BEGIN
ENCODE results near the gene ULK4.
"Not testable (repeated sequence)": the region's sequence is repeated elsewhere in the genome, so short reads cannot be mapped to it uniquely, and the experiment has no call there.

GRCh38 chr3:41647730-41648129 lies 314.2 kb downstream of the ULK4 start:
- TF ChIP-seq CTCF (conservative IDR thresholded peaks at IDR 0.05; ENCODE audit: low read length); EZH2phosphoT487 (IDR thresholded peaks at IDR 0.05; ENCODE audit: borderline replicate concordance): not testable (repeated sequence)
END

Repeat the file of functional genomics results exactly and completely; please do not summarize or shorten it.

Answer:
ENCODE results near the gene ULK4.
"Not testable (repeated sequence)": the region's sequence is repeated elsewhere in the genome, so short reads cannot be mapped to it uniquely, and the experiment has no call there.

GRCh38 chr3:41647730-41648129 lies 314.2 kb downstream of the ULK4 start:
- TF ChIP-seq CTCF (conservative IDR thresholded peaks at IDR 0.05; ENCODE audit: low read length); EZH2phosphoT487 (IDR thresholded peaks at IDR 0.05; ENCODE audit: borderline replicate concordance): not testable (repeated sequence)